Dongteuja was today ridden by Japanese jockey Akane Yamamoto. Akane went on to finish second by a head in the feature race on Goni (Wando) to hot favourite Champion Belt (Exploit). Champion Belt should have been ridden by Nathan Stanley, however, calamity struck for the prolific Australian rider on Friday as he picked up a three-month ban – an unusually strong punishment for in-race incidents in Korea that don’t involve non-trying – for his ride on Cheonjae Bogo in race 6 on Friday.

The suspension, which potentially ends Stanley’s time in Korea given his license expires at the end of December, means he will miss next week’s Grand Prix Stakes at Seoul. Akane will be there though riding Mister Park, last year’s winner as he attempts to emulate none other than Dongbanui Gangja and retain the biggest prize in Korean racing.

Dongbanui Gangja’s second Grand Prix in 2009:

Weekend Preview

Dongbanui Gangja / Grand First / Champion Belt

We’re just a week away from the Grand Prix, the climax of the Korean racing season, but there’s still

Double Grand Prix Winner: Dongbanui Gangja goes on Saturday

plenty going on across the peninsula this weekend.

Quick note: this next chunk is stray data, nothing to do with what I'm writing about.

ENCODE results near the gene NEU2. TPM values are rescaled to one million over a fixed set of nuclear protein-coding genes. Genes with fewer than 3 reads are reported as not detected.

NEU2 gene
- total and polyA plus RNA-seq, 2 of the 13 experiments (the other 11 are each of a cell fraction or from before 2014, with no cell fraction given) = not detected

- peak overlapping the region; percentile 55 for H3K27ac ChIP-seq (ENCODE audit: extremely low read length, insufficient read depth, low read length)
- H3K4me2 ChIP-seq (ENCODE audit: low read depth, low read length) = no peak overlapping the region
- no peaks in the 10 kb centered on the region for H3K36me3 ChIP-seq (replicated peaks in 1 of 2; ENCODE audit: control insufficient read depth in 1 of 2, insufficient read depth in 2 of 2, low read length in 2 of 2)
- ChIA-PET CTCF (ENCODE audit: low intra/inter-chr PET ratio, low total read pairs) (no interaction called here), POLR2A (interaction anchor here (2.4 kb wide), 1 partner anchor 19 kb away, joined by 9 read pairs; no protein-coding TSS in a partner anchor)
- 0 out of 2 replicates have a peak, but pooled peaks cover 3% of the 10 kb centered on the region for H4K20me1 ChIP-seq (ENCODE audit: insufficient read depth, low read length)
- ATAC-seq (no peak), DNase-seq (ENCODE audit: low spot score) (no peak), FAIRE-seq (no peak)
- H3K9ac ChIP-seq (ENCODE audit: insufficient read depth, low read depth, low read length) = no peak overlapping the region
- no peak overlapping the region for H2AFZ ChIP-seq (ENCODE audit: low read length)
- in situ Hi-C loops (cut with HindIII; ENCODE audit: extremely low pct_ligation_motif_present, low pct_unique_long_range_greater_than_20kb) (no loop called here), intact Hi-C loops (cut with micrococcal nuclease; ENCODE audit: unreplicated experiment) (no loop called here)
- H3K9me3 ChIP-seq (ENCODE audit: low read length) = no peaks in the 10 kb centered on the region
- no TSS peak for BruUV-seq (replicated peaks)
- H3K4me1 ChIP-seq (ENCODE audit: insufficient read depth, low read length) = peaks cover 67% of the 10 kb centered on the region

Seoul has class 1 handicap headlining on both Saturday and Sunday. Double Grand Prix winner Dongbanui Gangja (Broken Vow) misses this year’s event but he’ll be in action in Saturday’s feature. While there are a number of decent, if less than intimidating, horses up against him, the thing that is most likely to stop the former Champion adding to his eighteen career victories is the weight – he’ll be carrying six kilos more than any other horse in the race. Sunday sees three-year old filly Grand First (Salt Lake) making her first appearance at the highest level as she takes on a beatable looking field in the feature race.

Down at Busan, US five-year old Purely Spontaneus (Pure Precision) makes just his third atrt of 2011 in the feature – he’s one of twelve rides for Akane Yamamoto over the weekend as she looks to build on her five wins a week ago. The now nine-year old Golding (Gold Alert) is one of just seven rivals.

However, Busan’s most intriguing contest of the weekend is on Sunday afternoon. Aussie jockey Nathan Stanley gets the nod to ride Champion Belt (Exploit) who many predict will go on to be the stand-out horse of his year-group (which so far has been pretty shoddy) in the feature race. To get on the favourite, however, Stanley has had to get off Khaosan (Sunday Well) on who he won the Busan Owners’ Stakes and finished fourth in the President’s Cup. In his absence, trainer Peter Wolsley has managed to secure the services of champion jockey Jo Sung Gon to ride the tough as nails Khaosan. Neither rider will be in a good mood if they lose this one.

Here’s what’s happening when and where:

Friday December 2

Busan Race Park: 10 races from 12:00 to 18:00
Jeju Race Park: 10 races from 13:00 to 17:30

Saturday December 3

Seoul Race Park: 12 races from 11:10 to 17:30
Jeju Race Park: 10 races from 12:30 to 17:50

Sunday December 4

Seoul Race Park: 11 races from 11:10 to 18:00
Busan Race Park: 7 races from 12:30 to 17:00

December can be cold but beautiful at Seoul Race Park